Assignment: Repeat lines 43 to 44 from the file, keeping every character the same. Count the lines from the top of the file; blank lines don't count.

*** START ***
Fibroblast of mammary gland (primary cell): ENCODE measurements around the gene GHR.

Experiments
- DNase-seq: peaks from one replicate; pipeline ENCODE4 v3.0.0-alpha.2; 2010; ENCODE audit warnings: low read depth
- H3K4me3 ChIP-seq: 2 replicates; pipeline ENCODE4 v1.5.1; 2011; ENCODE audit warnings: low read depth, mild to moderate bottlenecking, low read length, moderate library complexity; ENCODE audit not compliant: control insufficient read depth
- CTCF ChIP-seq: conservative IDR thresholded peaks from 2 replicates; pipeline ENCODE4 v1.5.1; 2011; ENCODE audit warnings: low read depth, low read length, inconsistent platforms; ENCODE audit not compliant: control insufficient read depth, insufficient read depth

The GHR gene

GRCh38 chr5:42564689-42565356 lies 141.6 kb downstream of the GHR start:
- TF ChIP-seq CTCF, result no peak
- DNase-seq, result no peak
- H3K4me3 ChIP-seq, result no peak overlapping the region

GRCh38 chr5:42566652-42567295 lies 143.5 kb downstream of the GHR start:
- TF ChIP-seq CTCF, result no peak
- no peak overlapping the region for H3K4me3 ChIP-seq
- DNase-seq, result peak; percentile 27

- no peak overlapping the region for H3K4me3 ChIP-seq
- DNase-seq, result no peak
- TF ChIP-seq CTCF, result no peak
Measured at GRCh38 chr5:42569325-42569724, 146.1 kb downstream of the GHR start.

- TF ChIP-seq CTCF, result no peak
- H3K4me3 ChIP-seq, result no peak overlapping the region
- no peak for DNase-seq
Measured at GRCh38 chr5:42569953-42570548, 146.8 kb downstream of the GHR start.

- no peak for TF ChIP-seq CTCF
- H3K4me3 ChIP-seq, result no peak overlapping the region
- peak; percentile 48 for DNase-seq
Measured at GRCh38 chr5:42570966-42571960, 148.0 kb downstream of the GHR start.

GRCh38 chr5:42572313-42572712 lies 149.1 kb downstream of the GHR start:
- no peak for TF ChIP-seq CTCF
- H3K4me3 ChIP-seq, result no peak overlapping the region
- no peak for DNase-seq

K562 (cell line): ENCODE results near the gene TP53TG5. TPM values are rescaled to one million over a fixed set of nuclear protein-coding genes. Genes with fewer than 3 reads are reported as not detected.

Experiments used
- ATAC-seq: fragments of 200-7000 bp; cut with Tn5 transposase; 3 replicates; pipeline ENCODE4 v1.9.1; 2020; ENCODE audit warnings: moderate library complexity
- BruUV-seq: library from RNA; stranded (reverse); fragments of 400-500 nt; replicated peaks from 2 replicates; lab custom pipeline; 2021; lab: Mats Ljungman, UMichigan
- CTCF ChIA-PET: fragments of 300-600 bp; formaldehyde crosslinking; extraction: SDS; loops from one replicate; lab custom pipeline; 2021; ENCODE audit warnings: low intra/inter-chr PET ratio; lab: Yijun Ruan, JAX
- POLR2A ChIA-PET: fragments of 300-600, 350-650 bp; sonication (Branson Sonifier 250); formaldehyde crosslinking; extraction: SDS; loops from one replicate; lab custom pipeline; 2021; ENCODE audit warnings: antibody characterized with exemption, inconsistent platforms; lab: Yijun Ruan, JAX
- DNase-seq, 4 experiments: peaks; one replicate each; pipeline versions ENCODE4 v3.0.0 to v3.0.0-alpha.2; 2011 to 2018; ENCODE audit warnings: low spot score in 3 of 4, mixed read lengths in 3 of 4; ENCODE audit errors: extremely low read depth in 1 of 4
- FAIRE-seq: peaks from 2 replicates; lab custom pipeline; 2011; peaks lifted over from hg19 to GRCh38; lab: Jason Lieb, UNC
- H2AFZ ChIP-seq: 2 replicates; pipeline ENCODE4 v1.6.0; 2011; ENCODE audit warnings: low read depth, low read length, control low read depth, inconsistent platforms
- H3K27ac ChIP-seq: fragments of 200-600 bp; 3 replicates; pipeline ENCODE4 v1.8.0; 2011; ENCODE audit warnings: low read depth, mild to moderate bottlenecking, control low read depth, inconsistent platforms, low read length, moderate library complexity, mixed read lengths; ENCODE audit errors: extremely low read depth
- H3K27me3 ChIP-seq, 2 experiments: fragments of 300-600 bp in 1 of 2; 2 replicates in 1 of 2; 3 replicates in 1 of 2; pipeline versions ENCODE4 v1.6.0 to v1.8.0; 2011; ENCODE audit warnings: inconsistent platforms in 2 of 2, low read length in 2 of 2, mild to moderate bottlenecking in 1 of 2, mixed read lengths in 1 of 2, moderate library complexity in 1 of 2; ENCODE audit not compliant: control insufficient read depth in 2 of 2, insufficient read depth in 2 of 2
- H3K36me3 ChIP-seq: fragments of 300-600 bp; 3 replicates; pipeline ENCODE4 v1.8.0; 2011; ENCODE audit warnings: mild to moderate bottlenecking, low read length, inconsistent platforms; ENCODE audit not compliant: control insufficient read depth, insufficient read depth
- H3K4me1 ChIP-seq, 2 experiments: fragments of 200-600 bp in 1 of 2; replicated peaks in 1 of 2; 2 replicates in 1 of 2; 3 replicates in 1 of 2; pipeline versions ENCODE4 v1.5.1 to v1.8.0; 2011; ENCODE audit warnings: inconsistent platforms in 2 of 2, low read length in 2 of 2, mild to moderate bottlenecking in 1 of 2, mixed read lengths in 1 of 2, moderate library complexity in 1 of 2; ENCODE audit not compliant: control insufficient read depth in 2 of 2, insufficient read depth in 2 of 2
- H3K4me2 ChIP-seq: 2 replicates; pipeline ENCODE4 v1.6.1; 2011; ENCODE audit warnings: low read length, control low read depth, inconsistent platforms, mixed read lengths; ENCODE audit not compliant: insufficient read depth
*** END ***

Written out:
- H3K4me1 ChIP-seq, 2 experiments: fragments of 200-600 bp in 1 of 2; replicated peaks in 1 of 2; 2 replicates in 1 of 2; 3 replicates in 1 of 2; pipeline versions ENCODE4 v1.5.1 to v1.8.0; 2011; ENCODE audit warnings: inconsistent platforms in 2 of 2, low read length in 2 of 2, mild to moderate bottlenecking in 1 of 2, mixed read lengths in 1 of 2, moderate library complexity in 1 of 2; ENCODE audit not compliant: control insufficient read depth in 2 of 2, insufficient read depth in 2 of 2
- H3K4me2 ChIP-seq: 2 replicates; pipeline ENCODE4 v1.6.1; 2011; ENCODE audit warnings: low read length, control low read depth, inconsistent platforms, mixed read lengths; ENCODE audit not compliant: insufficient read depth